What's all the FOSS? : How Freedom and Openness Are Changing the Face of Our Educational Landscape

Abstract

Philosophical, financial, practical, and pedagogical considerations have prompted educators to take a serious look at Free and Open Source Software (FOSS) as an alternative to proprietary software. To better understand the overall concept of FOSS, this article provides a brief history of FOSS as well as a summary of its definition, philosophy, and major areas of research, including strengths and limitations, diffusion in education and educational uses as well as a look at the opportunities, issues, and challenges associated with FOSS. In conclusion, the authors speculate how FOSS, along with advances in E-Learning and other emerging technologies, will positively shape our educational future. DOI: 10.4018/jossp.2010010101 2 International Journal of Open Source Software and Processes, 2(1), 1-14, January-March 2010 Copyright © 2010, IGI Global. Copying or distributing in print or electronic forms without written permission of IGI Global is prohibited. Deep-rooted educational systems, rife with self-interested reasons to perpetuate the status quotient, refuse to acknowledge that our learning landscape has been fundamentally altered. This is understandable to some extent since the basic philosophy underlying the FOSS movement is a radical one: something for nothing. It goes against what most people have been taught since grade school. But, in this case, nothing turns out to be something extraordinary. The world of education is being radically altered and that change is driven by technology, openness, and unprecedented access to knowledge. Futurist James Canton (2006), finds the sorry state of the American educational system to be one of the biggest threats to our future prosperity and states “the quality of public education, in crisis today, will either propel or crash the future aspirations of the American workforce” (p. 332). According to Dr. Curtis Bonk (2009) in his recent book The World is Open, control over the learning process is being abolished at the institutional level and placed into the hands of the individual, and “the abolitionists are the advocates of open access, open source, and open educational resources” (p. 181). The question is not if we have to change to keep up with the free, informal, immediate, open, and portable world of learning, but when. So much of what we have been doing with technology in education is little more than window dressing. We use technology, at the basest of levels, to repackage and “pretty up” a failing system in a futile attempt to make it seem new and fresh. We barely scratch the surface of what is possible let alone what is now required. In this article, we will examine the literature written on the use of Free and Open Source software in education with a particular focus on the promise of E-Learning and emerging technologies to positively shape our educational future. Several reasons have prompted educators to take a serious look at FOSS as an alternative to proprietary software--which is currently the most predominant type of software used in education. These reasons include philosophical, financial, practical, and pedagogical considerations. In order to better understand the overall concept of FOSS, we provide a brief history as well as a summary of its definition and philosophy. After this foundation has been established, we focus on some major areas of research dealing with FOSS. These include strengths and limitations, diffusion in education and educational uses as well as a look at the opportunities, issues, and challenges associated with FOSS. In conclusion, based on a synthesis of published research and our own experiences, we speculate about the important role that FOSS will play in the future of open learning. This is indeed an exciting time for education, and while there is no reason to fear a changing educational world, there is every reason to understand it and prepare for it. History of the Free and open Source Movement Before discussing the history of the free and open source software movement, it would be helpful to define what we mean by “free” and “open source.” Remidez, Laffey and Musser (2001) explicitly state that “the open-source model is not a set model or procedure for developing software. It is closer to a philosophy than a process” (p. 2). At the heart of open source software philosophy is the concept of “free,” not necessarily in financial terms, although many open source software applications are free of charge, but more so in the sense of freedom to examine the source code, to make modification, and to redistribute the software to others who have the exact same freedom (Hart, 2003; Moyle, 2003). The GNU Operating System website (2009) explains free this way: “free software is a matter of liberty, not price. To understand the concept, you should think of free as in free speech, not as in free beer” (GNU Operating System, ¶ 2). So while most open source and free software programs are devoid of cost, free in this instance more aptly refers to a philosophy of freedom. However, as Bonk (2009) points out, while technically two separate movements, on a practical level, the open source movement and the free software movement overlap one another considerably. And, for the purposes 12 more pages are available in the full version of this document, which may be purchased using the "Add to Cart" button on the product's webpage: www.igi-global.com/article/all-foss-freedom-opennesschanging/41950?camid=4v1 This title is available in InfoSci-Journals, InfoSci-Journal Disciplines Computer Science, Security, and Information Technology. Recommend this product to your librarian: www.igi-global.com/e-resources/libraryrecommendation/?id=2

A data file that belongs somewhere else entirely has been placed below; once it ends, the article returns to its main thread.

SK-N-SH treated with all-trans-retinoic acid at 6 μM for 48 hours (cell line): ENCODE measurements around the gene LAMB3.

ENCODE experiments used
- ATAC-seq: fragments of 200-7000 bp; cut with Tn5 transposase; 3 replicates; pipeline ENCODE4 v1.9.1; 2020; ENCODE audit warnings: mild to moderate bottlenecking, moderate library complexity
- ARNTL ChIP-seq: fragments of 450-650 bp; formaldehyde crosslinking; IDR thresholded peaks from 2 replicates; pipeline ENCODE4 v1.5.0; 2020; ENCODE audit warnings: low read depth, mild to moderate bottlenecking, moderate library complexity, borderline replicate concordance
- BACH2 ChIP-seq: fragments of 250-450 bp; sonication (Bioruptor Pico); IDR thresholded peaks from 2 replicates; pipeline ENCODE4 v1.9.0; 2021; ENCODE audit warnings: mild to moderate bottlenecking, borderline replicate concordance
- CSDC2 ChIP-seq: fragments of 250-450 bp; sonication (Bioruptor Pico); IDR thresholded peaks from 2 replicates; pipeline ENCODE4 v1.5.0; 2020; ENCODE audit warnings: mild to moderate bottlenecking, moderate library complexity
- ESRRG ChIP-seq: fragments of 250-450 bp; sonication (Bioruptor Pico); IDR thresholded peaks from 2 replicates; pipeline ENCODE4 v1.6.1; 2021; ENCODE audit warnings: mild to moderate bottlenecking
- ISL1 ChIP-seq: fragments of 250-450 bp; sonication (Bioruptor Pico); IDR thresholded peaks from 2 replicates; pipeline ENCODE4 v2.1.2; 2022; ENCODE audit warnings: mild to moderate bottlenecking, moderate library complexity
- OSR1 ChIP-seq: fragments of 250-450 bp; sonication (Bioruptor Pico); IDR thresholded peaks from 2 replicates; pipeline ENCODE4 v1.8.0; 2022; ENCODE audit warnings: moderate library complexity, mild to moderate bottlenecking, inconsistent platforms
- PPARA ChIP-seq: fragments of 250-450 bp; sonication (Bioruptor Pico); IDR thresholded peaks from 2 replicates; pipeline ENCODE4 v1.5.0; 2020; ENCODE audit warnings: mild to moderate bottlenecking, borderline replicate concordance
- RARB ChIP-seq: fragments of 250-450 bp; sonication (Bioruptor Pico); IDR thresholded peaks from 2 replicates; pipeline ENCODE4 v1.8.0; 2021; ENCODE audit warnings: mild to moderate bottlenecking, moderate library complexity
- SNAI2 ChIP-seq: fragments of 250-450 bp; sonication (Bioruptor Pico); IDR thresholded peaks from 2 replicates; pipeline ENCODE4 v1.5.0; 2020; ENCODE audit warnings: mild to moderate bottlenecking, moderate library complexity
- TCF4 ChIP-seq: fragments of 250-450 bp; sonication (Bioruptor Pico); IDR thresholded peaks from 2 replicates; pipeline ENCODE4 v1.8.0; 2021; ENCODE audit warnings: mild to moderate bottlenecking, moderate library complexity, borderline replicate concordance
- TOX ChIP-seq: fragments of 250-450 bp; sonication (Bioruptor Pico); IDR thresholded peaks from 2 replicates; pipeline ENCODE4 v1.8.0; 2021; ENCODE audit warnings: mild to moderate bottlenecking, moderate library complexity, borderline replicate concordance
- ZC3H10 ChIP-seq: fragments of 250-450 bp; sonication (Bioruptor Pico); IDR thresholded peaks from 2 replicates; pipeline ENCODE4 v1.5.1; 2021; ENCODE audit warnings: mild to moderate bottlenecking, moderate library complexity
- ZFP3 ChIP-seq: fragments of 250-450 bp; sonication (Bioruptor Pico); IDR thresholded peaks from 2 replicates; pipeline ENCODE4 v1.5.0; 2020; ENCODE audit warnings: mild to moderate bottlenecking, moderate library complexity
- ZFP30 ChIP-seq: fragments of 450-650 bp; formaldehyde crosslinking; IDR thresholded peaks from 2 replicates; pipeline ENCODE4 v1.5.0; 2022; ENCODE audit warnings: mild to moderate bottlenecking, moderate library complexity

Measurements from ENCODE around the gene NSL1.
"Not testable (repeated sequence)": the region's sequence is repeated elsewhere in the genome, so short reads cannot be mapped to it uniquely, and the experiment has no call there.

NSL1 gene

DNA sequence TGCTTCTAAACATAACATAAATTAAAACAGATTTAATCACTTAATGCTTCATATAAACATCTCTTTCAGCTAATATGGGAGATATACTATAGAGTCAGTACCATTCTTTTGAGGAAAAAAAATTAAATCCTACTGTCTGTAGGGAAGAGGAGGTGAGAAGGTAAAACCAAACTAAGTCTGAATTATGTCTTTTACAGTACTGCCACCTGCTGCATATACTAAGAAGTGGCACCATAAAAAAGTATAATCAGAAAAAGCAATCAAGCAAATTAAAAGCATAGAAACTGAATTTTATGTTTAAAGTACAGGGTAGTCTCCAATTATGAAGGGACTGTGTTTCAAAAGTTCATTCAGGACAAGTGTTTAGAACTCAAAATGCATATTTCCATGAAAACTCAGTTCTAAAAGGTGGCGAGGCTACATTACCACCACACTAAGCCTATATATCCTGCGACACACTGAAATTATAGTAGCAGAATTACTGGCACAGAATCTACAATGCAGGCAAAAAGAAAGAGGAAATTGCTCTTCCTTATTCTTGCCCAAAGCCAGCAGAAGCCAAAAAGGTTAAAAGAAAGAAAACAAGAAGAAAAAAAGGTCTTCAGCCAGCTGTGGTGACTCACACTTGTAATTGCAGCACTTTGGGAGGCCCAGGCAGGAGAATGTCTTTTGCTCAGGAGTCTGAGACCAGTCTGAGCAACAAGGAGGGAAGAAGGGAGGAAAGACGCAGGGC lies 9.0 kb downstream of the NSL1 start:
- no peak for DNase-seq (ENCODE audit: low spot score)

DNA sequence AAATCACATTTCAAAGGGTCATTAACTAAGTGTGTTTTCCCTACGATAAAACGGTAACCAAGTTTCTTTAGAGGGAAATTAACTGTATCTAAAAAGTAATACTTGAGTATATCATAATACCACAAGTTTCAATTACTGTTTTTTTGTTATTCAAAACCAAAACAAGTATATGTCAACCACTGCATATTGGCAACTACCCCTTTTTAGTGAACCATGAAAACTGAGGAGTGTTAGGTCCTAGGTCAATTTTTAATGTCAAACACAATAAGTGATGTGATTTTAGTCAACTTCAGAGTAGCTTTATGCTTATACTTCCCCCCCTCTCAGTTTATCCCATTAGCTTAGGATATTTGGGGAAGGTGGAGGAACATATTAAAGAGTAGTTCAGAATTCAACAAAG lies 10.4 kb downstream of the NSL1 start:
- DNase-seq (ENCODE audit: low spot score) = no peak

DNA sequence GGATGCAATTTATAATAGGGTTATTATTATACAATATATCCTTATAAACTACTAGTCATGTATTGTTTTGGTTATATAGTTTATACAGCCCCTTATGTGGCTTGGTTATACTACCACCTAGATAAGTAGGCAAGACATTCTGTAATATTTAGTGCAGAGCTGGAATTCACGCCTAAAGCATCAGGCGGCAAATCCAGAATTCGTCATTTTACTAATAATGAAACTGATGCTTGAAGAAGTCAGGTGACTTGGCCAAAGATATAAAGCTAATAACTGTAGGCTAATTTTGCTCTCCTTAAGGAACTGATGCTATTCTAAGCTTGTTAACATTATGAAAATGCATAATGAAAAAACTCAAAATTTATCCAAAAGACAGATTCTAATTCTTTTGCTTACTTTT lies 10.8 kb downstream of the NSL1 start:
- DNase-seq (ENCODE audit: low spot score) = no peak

DOI: 10.4018/jossp.2010010101

Cite this paper

@article{Huett2010WhatsAT, title={What's all the FOSS? : How Freedom and Openness Are Changing the Face of Our Educational Landscape}, author={Jason Huett and Jason Sharp and Kimberly Huett}, journal={IJOSSP}, year={2010}, volume={2}, pages={1-14} }